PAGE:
All in business understanding

When we look at cost curves, often we notice they have a U shape which is the result of two opposite effects on the same driver. For example, the quality cost curve and the logistic cost curve.

Quality Cost Curve

If we put the quality level on the x-axis, from 100% defect to 100% perfect, say 1 to 10 in terms of quality level, the cost of achieving the different quality levels increases as we approach perfection. Something like this:

A company goes through some good times and some bad times. And sometimes it even has to march through the Death Valley (expression from Andy Grove).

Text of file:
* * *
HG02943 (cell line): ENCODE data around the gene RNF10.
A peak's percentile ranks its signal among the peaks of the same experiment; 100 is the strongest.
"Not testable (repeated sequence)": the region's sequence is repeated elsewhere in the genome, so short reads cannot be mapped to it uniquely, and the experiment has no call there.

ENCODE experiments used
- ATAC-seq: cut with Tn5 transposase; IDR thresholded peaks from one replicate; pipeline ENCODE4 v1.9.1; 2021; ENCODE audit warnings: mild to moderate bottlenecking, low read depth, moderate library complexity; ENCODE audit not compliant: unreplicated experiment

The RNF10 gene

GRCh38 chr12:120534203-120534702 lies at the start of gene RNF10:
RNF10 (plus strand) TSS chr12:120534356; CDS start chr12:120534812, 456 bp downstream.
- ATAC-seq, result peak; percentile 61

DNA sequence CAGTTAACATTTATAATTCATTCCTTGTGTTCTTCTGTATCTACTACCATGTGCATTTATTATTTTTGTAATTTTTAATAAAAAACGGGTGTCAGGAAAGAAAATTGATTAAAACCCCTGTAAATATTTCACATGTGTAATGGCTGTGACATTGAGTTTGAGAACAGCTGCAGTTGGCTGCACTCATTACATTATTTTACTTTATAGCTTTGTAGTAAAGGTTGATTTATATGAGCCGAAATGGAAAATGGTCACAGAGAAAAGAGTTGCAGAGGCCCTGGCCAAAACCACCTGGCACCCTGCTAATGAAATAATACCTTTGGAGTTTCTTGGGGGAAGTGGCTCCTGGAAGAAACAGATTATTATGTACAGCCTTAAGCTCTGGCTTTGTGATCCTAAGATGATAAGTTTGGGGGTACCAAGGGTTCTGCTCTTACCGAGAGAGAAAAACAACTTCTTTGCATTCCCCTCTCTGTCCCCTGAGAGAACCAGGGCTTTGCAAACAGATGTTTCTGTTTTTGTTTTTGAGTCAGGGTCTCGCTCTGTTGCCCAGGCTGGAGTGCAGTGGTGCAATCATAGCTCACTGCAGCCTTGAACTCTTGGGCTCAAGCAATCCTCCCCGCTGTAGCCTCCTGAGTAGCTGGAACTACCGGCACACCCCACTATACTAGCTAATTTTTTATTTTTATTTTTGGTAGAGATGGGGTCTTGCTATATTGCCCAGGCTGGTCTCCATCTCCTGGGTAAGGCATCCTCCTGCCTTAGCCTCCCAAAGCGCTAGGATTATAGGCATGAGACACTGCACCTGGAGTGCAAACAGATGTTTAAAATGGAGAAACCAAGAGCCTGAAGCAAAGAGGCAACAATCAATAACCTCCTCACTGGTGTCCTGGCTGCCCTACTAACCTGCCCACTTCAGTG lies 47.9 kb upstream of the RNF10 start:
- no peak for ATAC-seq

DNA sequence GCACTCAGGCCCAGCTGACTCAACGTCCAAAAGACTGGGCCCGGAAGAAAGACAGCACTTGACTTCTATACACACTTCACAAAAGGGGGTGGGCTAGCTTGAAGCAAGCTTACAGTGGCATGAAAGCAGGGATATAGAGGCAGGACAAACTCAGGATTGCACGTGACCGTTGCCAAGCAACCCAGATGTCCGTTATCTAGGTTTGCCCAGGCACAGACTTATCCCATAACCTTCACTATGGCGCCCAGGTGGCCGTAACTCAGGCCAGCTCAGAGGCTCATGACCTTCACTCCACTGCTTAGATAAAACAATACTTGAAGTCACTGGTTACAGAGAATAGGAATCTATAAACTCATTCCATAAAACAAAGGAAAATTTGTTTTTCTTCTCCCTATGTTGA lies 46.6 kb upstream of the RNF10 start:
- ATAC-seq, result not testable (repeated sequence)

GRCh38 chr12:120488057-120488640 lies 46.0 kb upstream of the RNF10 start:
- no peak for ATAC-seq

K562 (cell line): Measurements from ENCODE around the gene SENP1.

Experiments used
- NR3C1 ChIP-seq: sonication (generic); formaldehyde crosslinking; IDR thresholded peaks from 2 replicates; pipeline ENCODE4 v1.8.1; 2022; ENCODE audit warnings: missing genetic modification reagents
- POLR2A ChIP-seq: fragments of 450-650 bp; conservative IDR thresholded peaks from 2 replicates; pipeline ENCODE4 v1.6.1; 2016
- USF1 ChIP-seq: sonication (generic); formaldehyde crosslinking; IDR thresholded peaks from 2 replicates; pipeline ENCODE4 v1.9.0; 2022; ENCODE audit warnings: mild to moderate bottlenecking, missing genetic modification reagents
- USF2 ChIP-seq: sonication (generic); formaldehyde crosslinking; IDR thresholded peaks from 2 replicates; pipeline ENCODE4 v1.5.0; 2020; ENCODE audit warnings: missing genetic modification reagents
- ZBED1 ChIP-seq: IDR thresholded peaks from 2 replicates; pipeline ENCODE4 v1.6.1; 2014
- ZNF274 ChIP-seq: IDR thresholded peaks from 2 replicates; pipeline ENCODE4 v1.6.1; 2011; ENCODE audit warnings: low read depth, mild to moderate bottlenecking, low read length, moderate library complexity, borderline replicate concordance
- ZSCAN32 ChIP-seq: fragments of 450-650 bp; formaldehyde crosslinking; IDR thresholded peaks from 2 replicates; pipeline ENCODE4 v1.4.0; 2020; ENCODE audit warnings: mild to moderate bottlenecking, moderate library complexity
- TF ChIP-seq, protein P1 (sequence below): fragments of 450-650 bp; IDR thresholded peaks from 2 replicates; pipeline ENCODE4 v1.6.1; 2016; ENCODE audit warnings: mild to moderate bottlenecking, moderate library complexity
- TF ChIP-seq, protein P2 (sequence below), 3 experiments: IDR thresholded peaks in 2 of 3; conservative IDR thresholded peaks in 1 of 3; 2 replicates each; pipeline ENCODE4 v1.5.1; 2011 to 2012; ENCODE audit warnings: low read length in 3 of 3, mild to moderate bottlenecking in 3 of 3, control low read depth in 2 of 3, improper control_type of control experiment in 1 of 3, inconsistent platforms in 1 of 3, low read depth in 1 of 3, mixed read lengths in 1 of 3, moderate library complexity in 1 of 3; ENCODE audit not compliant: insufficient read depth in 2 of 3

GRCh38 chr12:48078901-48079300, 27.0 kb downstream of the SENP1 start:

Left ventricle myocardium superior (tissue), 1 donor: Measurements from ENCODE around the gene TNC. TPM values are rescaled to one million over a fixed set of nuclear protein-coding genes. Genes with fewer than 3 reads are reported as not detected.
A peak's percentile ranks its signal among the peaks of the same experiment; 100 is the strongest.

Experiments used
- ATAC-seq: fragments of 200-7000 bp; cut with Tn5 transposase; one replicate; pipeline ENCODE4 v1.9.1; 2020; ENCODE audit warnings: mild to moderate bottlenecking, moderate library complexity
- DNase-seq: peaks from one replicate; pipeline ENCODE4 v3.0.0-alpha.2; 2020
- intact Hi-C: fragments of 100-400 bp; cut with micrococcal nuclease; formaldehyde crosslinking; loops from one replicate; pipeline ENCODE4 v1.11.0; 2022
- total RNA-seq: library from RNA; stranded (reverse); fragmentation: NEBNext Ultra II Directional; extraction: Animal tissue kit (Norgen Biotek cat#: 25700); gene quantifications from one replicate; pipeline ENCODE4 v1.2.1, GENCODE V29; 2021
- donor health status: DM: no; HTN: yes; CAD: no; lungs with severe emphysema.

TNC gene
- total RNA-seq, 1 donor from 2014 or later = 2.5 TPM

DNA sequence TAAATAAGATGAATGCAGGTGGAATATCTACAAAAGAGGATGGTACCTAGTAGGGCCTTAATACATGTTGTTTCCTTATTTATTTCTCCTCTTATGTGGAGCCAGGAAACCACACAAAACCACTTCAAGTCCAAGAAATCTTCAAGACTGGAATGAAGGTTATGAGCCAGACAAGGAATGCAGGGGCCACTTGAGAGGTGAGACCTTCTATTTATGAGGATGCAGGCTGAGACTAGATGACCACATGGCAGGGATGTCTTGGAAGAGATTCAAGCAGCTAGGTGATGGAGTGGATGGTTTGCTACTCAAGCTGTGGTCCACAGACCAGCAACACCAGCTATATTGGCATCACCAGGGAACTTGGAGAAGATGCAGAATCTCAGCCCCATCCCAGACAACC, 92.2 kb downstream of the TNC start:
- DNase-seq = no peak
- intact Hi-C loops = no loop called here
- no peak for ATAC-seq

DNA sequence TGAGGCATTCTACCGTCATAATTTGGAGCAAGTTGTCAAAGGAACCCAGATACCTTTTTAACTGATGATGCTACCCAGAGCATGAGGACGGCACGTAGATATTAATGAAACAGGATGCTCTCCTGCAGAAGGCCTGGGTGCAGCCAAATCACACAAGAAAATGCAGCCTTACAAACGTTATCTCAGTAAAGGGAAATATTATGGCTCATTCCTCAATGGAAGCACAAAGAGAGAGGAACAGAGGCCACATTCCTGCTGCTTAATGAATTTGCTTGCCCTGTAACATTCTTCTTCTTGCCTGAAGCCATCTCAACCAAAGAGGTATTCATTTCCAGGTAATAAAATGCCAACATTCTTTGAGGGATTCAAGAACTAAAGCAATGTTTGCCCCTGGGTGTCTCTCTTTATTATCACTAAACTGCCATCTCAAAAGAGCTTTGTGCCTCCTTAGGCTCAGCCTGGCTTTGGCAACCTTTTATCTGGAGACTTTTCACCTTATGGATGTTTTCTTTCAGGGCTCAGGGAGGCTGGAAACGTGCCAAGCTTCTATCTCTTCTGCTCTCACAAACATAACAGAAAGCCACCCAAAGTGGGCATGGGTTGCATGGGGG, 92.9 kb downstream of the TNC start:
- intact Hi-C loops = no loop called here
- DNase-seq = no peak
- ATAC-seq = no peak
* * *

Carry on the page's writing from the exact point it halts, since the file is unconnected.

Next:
Cost cutting is something which usually comes up during the bad times and is seen as a necessary evil the company has to go through. It's a fuzzy term for a lot of different things generally perceived as a negative thing. So let's get to the bottom of it.

We tend to believe that the more we know, the more we will understand. We want more facts, more details, more numbers, more of whatever that would make us smarter. But what really makes us smarter is thinking and thinking is hard. Seeking data is easier than thinking, so we tend to go that way.

I used to be a big supporter of the idea that the more information I have at hand, the better I will understand how things come together. And so I dig in, get the data and figure out how that number became what it became. At this point I have already the first issue.